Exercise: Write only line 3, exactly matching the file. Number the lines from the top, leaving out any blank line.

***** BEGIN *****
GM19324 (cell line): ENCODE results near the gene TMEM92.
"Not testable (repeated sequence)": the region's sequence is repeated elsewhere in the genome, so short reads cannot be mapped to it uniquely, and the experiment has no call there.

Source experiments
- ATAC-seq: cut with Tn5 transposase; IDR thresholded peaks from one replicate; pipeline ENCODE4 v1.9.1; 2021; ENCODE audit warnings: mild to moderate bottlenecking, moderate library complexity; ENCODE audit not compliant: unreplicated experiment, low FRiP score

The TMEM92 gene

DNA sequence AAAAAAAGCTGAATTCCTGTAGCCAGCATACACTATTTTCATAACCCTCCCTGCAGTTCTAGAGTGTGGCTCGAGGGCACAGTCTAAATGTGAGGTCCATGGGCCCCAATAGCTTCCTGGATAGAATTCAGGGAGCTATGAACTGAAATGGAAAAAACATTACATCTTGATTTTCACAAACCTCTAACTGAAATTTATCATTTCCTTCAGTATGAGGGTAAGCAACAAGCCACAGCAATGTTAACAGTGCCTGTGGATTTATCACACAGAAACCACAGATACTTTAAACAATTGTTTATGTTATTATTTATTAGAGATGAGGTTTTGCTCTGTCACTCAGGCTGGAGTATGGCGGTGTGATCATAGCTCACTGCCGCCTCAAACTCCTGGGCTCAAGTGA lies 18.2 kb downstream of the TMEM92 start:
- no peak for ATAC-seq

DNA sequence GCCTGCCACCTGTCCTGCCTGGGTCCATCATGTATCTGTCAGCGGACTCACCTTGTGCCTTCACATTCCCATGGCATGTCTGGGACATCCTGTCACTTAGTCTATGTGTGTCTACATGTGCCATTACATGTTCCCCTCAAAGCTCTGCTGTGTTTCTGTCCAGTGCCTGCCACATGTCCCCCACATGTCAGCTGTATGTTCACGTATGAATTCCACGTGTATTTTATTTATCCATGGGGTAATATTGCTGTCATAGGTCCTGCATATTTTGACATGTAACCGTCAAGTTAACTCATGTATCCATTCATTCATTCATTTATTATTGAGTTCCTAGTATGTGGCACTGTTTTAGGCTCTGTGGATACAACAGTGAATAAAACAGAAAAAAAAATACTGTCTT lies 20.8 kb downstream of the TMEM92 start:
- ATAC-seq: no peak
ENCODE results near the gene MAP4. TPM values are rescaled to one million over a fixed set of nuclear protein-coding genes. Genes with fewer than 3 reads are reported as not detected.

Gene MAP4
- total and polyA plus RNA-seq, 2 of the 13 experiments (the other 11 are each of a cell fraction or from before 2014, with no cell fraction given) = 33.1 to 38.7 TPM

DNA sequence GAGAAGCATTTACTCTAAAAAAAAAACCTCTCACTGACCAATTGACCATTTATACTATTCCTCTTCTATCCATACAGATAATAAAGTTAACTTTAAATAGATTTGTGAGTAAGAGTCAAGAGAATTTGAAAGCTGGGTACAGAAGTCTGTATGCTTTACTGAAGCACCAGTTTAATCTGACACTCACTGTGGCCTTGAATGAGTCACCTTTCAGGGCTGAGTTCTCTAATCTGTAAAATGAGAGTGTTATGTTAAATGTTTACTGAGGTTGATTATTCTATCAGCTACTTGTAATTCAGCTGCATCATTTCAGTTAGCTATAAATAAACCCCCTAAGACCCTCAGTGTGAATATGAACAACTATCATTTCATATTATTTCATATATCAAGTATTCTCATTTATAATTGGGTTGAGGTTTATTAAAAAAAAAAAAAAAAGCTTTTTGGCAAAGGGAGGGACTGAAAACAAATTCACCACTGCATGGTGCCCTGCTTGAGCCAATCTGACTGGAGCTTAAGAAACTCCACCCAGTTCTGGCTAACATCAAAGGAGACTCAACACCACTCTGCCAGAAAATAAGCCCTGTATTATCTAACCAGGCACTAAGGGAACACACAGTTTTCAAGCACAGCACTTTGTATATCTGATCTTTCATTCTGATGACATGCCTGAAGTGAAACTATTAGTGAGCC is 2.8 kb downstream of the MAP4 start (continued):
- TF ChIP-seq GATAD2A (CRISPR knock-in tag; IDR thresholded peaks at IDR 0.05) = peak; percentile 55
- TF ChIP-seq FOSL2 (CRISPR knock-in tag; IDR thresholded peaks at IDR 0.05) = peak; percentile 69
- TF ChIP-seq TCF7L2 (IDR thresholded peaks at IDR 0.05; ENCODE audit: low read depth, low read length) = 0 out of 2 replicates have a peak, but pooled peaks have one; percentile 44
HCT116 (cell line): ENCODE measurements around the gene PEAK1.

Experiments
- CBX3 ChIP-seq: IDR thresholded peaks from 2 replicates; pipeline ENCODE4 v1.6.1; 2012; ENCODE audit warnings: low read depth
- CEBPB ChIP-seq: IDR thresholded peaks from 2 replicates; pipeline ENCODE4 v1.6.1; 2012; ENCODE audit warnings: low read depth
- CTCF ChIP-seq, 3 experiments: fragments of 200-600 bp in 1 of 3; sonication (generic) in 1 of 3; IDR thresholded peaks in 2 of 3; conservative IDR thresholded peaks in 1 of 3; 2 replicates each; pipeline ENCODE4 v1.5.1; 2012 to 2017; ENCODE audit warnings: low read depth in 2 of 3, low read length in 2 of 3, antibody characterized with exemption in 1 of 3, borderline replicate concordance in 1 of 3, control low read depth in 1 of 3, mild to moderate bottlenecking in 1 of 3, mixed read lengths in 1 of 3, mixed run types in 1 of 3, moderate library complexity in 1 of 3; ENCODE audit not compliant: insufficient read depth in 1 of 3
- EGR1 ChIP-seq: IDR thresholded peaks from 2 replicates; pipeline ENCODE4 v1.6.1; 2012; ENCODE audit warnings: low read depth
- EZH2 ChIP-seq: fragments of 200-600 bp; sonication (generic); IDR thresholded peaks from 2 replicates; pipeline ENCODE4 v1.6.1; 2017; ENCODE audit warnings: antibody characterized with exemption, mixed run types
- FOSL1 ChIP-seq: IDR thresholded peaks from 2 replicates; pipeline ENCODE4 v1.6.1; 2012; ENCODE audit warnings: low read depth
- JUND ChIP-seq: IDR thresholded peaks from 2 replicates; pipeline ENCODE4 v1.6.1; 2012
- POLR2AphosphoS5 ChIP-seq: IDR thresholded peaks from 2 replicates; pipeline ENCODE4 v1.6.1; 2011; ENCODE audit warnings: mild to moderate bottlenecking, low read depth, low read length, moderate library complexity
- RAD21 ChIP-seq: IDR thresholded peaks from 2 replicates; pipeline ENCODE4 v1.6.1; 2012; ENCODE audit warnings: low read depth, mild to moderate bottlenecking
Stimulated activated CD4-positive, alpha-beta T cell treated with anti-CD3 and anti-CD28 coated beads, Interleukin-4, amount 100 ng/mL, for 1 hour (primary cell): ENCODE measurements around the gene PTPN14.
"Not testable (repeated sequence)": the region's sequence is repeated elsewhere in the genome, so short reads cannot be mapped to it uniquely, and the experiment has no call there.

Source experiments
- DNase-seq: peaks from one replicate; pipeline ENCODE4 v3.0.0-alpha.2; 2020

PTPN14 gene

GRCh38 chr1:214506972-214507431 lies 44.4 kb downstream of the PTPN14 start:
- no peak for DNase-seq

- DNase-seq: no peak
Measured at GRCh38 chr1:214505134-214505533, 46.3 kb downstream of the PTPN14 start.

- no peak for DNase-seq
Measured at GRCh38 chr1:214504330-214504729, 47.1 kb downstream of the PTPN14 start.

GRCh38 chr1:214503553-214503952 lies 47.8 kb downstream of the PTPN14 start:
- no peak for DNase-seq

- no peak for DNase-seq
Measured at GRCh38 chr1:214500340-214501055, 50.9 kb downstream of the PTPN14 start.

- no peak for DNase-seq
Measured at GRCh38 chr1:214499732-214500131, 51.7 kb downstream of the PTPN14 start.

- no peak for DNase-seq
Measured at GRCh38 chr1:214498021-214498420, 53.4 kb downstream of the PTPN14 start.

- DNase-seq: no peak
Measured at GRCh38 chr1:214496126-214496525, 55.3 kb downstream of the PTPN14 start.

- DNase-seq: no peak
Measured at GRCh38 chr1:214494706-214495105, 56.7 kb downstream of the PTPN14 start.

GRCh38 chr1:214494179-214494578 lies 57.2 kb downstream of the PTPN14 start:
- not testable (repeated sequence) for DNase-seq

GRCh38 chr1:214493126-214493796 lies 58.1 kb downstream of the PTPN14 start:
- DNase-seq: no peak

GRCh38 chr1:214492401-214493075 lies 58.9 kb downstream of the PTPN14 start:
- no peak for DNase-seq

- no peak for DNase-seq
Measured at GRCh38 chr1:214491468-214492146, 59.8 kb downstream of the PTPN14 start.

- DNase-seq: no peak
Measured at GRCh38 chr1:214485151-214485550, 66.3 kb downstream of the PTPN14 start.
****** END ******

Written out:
Source experiments